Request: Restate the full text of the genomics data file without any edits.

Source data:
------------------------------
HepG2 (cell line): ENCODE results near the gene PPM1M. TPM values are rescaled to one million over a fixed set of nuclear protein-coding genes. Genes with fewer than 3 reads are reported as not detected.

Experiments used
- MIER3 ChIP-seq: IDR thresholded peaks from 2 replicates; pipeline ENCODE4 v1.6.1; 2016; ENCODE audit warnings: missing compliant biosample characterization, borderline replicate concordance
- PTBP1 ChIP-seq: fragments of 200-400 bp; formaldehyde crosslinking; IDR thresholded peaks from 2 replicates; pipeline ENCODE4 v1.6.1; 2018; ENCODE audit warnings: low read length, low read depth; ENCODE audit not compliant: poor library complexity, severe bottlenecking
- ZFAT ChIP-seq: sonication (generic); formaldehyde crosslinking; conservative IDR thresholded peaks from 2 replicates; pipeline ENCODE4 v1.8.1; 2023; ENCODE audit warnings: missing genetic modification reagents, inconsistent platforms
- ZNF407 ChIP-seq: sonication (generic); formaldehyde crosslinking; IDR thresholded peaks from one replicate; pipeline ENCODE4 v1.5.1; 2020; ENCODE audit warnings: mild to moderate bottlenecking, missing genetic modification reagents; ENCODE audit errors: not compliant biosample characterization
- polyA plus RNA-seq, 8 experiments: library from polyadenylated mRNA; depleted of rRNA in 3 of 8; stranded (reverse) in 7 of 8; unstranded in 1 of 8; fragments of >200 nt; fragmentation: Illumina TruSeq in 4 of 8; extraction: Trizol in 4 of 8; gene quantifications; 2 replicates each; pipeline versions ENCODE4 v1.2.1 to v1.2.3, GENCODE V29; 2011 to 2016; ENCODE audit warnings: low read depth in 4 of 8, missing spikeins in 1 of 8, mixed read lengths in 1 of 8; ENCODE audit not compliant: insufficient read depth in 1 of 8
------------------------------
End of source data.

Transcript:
HepG2 (cell line): ENCODE results near the gene PPM1M. TPM values are rescaled to one million over a fixed set of nuclear protein-coding genes. Genes with fewer than 3 reads are reported as not detected.

Experiments used
- MIER3 ChIP-seq: IDR thresholded peaks from 2 replicates; pipeline ENCODE4 v1.6.1; 2016; ENCODE audit warnings: missing compliant biosample characterization, borderline replicate concordance
- PTBP1 ChIP-seq: fragments of 200-400 bp; formaldehyde crosslinking; IDR thresholded peaks from 2 replicates; pipeline ENCODE4 v1.6.1; 2018; ENCODE audit warnings: low read length, low read depth; ENCODE audit not compliant: poor library complexity, severe bottlenecking
- ZFAT ChIP-seq: sonication (generic); formaldehyde crosslinking; conservative IDR thresholded peaks from 2 replicates; pipeline ENCODE4 v1.8.1; 2023; ENCODE audit warnings: missing genetic modification reagents, inconsistent platforms
- ZNF407 ChIP-seq: sonication (generic); formaldehyde crosslinking; IDR thresholded peaks from one replicate; pipeline ENCODE4 v1.5.1; 2020; ENCODE audit warnings: mild to moderate bottlenecking, missing genetic modification reagents; ENCODE audit errors: not compliant biosample characterization
- polyA plus RNA-seq, 8 experiments: library from polyadenylated mRNA; depleted of rRNA in 3 of 8; stranded (reverse) in 7 of 8; unstranded in 1 of 8; fragments of >200 nt; fragmentation: Illumina TruSeq in 4 of 8; extraction: Trizol in 4 of 8; gene quantifications; 2 replicates each; pipeline versions ENCODE4 v1.2.1 to v1.2.3, GENCODE V29; 2011 to 2016; ENCODE audit warnings: low read depth in 4 of 8, missing spikeins in 1 of 8, mixed read lengths in 1 of 8; ENCODE audit not compliant: insufficient read depth in 1 of 8